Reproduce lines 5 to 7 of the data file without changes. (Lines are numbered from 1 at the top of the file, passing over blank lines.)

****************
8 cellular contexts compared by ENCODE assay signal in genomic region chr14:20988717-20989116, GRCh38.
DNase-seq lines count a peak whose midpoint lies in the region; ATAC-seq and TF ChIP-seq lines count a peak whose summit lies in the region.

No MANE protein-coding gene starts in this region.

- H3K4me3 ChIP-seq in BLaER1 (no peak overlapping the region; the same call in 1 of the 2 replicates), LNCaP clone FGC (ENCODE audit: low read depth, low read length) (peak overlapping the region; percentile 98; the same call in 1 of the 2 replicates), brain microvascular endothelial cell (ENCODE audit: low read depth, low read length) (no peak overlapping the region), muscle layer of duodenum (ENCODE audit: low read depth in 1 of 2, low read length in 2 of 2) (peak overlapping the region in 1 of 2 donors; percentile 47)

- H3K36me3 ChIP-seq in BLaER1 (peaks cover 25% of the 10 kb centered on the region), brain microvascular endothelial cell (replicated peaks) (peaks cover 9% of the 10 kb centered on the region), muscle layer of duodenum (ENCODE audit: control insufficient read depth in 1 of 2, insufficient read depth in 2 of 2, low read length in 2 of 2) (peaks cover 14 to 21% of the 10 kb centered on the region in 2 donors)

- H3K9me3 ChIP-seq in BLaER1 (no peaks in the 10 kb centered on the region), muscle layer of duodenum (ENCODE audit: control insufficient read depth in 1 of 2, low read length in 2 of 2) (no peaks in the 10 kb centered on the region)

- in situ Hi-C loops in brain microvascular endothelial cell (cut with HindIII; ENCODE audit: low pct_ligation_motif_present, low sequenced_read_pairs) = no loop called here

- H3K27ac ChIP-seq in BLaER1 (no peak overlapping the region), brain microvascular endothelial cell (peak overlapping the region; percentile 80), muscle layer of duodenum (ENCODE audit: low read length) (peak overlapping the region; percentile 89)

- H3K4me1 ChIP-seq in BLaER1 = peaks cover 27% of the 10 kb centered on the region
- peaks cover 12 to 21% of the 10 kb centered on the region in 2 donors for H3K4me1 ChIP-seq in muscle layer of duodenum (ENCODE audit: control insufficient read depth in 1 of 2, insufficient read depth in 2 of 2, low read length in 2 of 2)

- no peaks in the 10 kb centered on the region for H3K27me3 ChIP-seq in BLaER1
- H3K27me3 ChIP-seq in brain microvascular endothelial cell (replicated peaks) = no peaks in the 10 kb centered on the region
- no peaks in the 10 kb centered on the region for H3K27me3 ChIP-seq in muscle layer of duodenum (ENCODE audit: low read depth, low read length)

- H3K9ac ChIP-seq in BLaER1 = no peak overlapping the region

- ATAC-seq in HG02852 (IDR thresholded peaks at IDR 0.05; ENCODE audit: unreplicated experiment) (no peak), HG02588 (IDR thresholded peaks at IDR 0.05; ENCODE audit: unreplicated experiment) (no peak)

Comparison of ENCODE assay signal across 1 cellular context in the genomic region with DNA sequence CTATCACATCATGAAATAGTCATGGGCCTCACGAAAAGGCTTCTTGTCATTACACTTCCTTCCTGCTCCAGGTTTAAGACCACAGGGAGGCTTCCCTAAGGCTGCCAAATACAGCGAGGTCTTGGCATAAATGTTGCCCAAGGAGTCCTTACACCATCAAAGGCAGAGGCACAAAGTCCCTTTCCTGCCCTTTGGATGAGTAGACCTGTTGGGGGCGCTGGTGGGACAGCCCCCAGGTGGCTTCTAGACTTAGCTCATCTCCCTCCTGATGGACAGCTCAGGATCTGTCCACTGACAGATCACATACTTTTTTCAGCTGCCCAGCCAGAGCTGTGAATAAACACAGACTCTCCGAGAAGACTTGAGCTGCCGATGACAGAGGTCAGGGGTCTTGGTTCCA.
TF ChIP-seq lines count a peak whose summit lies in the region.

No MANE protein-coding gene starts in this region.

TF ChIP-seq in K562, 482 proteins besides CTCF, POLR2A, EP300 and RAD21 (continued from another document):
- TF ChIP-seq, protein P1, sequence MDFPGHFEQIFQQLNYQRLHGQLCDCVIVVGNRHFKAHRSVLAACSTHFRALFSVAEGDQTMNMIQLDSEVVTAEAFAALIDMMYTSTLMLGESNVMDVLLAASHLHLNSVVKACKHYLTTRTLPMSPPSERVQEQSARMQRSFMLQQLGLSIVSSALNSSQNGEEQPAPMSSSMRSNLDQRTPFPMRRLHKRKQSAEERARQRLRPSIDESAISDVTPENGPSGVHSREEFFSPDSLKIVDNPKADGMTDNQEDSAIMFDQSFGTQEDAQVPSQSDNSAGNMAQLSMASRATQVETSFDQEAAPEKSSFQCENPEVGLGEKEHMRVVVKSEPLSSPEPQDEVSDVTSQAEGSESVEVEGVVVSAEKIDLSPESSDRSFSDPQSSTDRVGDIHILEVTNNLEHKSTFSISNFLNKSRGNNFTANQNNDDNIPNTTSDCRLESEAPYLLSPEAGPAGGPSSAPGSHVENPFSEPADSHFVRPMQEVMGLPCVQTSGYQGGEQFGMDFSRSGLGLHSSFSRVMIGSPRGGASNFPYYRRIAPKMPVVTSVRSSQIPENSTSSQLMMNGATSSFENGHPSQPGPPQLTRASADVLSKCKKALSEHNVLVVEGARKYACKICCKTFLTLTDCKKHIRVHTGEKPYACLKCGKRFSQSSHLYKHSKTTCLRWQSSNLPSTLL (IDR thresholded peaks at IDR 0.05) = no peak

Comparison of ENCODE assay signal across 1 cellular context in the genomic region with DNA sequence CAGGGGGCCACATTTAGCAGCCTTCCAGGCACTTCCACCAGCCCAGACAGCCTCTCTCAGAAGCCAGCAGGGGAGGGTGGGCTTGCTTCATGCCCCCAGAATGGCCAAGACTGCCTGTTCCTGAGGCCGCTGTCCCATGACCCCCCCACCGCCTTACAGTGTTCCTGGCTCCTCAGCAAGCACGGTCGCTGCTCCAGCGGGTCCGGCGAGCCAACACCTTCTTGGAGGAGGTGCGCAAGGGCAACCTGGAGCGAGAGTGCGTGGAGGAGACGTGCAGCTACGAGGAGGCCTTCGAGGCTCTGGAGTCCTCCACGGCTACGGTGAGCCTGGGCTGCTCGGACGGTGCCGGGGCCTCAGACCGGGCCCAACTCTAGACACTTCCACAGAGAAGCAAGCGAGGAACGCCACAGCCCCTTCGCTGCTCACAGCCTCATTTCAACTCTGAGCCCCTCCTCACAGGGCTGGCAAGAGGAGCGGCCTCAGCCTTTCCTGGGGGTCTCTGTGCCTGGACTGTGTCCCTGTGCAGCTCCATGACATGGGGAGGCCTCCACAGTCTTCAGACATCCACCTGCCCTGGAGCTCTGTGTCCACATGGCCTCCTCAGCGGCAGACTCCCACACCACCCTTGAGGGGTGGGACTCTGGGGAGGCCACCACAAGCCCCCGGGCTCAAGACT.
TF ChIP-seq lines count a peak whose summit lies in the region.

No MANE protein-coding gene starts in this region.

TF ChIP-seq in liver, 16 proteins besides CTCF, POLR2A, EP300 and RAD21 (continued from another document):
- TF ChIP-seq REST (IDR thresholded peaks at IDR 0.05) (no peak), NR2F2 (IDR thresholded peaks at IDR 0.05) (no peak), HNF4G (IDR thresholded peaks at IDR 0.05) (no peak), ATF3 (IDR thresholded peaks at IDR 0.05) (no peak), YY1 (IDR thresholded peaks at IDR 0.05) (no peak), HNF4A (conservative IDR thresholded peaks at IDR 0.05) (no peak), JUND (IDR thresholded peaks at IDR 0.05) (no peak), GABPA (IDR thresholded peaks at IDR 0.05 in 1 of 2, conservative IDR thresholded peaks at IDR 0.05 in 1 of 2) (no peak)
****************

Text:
- H3K36me3 ChIP-seq in BLaER1 (peaks cover 25% of the 10 kb centered on the region), brain microvascular endothelial cell (replicated peaks) (peaks cover 9% of the 10 kb centered on the region), muscle layer of duodenum (ENCODE audit: control insufficient read depth in 1 of 2, insufficient read depth in 2 of 2, low read length in 2 of 2) (peaks cover 14 to 21% of the 10 kb centered on the region in 2 donors)

- H3K9me3 ChIP-seq in BLaER1 (no peaks in the 10 kb centered on the region), muscle layer of duodenum (ENCODE audit: control insufficient read depth in 1 of 2, low read length in 2 of 2) (no peaks in the 10 kb centered on the region)

- in situ Hi-C loops in brain microvascular endothelial cell (cut with HindIII; ENCODE audit: low pct_ligation_motif_present, low sequenced_read_pairs) = no loop called here